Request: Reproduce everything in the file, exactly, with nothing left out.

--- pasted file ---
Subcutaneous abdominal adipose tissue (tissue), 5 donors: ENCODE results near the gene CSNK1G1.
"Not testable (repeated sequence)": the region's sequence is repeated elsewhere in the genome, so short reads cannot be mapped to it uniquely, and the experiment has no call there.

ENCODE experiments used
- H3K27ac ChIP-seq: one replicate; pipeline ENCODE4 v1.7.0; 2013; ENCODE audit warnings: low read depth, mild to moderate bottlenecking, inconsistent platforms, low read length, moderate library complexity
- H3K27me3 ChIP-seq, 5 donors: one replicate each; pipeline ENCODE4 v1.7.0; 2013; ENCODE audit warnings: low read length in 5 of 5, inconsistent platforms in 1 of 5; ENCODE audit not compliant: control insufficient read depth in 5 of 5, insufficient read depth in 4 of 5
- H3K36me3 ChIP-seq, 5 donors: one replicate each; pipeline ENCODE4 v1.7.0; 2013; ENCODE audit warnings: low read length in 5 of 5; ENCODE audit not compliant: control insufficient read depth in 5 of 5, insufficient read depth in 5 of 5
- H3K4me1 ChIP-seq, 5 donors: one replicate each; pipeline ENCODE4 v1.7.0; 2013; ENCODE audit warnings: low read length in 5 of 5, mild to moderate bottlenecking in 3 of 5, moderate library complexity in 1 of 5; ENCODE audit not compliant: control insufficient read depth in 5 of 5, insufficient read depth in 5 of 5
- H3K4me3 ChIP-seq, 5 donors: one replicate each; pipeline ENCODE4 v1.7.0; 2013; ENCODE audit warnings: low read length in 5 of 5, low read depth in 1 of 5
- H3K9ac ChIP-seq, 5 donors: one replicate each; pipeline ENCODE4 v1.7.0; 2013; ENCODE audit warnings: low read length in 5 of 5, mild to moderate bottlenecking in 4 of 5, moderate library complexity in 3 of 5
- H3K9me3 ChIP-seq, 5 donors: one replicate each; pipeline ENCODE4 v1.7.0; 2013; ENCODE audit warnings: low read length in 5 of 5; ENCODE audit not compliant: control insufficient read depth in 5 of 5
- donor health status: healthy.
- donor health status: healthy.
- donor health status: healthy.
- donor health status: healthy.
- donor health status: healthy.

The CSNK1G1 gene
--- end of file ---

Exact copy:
Subcutaneous abdominal adipose tissue (tissue), 5 donors: ENCODE results near the gene CSNK1G1.
"Not testable (repeated sequence)": the region's sequence is repeated elsewhere in the genome, so short reads cannot be mapped to it uniquely, and the experiment has no call there.

ENCODE experiments used
- H3K27ac ChIP-seq: one replicate; pipeline ENCODE4 v1.7.0; 2013; ENCODE audit warnings: low read depth, mild to moderate bottlenecking, inconsistent platforms, low read length, moderate library complexity
- H3K27me3 ChIP-seq, 5 donors: one replicate each; pipeline ENCODE4 v1.7.0; 2013; ENCODE audit warnings: low read length in 5 of 5, inconsistent platforms in 1 of 5; ENCODE audit not compliant: control insufficient read depth in 5 of 5, insufficient read depth in 4 of 5
- H3K36me3 ChIP-seq, 5 donors: one replicate each; pipeline ENCODE4 v1.7.0; 2013; ENCODE audit warnings: low read length in 5 of 5; ENCODE audit not compliant: control insufficient read depth in 5 of 5, insufficient read depth in 5 of 5
- H3K4me1 ChIP-seq, 5 donors: one replicate each; pipeline ENCODE4 v1.7.0; 2013; ENCODE audit warnings: low read length in 5 of 5, mild to moderate bottlenecking in 3 of 5, moderate library complexity in 1 of 5; ENCODE audit not compliant: control insufficient read depth in 5 of 5, insufficient read depth in 5 of 5
- H3K4me3 ChIP-seq, 5 donors: one replicate each; pipeline ENCODE4 v1.7.0; 2013; ENCODE audit warnings: low read length in 5 of 5, low read depth in 1 of 5
- H3K9ac ChIP-seq, 5 donors: one replicate each; pipeline ENCODE4 v1.7.0; 2013; ENCODE audit warnings: low read length in 5 of 5, mild to moderate bottlenecking in 4 of 5, moderate library complexity in 3 of 5
- H3K9me3 ChIP-seq, 5 donors: one replicate each; pipeline ENCODE4 v1.7.0; 2013; ENCODE audit warnings: low read length in 5 of 5; ENCODE audit not compliant: control insufficient read depth in 5 of 5
- donor health status: healthy.
- donor health status: healthy.
- donor health status: healthy.
- donor health status: healthy.
- donor health status: healthy.

The CSNK1G1 gene